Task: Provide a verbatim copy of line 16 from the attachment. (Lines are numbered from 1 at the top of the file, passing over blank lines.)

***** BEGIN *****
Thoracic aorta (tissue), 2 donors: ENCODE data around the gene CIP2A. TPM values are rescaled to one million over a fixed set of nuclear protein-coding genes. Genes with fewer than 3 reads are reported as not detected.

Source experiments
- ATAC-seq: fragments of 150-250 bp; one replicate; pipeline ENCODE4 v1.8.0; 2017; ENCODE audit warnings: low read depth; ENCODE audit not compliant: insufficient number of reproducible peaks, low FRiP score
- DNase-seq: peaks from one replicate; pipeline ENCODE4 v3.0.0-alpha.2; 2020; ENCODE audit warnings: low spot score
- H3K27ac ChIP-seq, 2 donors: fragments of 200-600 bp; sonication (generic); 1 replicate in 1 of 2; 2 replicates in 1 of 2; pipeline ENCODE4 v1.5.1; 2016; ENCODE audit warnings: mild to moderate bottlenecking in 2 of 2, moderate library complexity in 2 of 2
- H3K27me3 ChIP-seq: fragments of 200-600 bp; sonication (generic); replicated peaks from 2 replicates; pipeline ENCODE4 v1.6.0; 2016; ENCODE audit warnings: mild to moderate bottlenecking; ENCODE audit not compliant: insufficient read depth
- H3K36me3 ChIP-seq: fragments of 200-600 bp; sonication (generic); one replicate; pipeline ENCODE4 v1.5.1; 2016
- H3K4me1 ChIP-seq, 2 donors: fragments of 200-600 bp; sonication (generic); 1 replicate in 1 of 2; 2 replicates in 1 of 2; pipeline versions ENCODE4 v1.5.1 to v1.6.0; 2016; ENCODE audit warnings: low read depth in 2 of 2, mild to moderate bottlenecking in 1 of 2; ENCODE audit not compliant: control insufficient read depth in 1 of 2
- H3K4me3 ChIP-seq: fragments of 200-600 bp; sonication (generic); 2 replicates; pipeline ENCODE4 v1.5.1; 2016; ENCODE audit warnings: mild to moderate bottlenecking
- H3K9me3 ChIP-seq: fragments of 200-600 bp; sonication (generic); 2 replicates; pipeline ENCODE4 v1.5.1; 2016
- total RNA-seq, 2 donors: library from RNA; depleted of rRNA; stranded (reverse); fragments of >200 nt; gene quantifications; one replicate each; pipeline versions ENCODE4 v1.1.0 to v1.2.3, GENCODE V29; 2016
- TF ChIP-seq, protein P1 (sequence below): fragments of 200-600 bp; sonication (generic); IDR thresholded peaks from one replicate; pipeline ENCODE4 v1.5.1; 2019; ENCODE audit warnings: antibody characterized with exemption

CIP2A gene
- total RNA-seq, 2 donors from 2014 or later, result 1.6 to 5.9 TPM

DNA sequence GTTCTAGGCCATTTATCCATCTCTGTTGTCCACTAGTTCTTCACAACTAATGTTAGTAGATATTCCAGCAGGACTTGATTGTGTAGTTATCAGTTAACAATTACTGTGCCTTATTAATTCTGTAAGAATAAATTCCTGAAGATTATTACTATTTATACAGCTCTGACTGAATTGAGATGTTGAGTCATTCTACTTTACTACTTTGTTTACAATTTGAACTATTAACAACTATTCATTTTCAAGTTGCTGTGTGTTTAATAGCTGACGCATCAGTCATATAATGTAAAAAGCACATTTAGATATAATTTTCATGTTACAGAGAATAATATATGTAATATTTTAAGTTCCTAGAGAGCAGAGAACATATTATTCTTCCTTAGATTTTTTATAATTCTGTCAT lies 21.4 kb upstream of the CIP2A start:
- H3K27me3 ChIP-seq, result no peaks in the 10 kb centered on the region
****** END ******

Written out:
- H3K27me3 ChIP-seq, result no peaks in the 10 kb centered on the region